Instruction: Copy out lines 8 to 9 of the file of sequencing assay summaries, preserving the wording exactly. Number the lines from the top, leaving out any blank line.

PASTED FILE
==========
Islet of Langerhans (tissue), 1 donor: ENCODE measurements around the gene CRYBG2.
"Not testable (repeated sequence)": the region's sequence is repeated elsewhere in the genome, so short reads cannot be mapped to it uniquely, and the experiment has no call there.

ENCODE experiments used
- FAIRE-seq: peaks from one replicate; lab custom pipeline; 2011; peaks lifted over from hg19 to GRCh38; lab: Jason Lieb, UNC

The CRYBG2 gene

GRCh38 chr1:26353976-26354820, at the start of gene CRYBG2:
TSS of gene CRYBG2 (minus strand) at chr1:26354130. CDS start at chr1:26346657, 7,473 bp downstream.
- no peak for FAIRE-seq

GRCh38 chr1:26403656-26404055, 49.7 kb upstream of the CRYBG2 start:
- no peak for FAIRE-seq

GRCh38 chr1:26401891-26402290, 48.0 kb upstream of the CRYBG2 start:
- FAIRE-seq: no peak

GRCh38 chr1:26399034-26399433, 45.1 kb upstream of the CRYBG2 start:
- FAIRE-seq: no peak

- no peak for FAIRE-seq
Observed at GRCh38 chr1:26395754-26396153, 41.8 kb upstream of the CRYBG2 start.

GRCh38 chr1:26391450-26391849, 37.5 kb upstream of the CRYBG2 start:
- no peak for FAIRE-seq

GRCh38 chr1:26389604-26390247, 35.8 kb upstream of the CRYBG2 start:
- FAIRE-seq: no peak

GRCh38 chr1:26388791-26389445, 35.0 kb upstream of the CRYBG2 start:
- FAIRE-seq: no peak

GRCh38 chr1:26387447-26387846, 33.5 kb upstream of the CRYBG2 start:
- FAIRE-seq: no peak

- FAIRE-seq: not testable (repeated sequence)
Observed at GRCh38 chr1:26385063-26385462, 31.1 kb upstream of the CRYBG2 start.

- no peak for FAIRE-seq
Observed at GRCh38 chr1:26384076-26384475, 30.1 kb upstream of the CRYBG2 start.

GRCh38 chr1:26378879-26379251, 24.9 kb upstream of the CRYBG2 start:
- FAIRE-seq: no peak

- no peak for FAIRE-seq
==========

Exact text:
- no peak for FAIRE-seq

GRCh38 chr1:26403656-26404055, 49.7 kb upstream of the CRYBG2 start: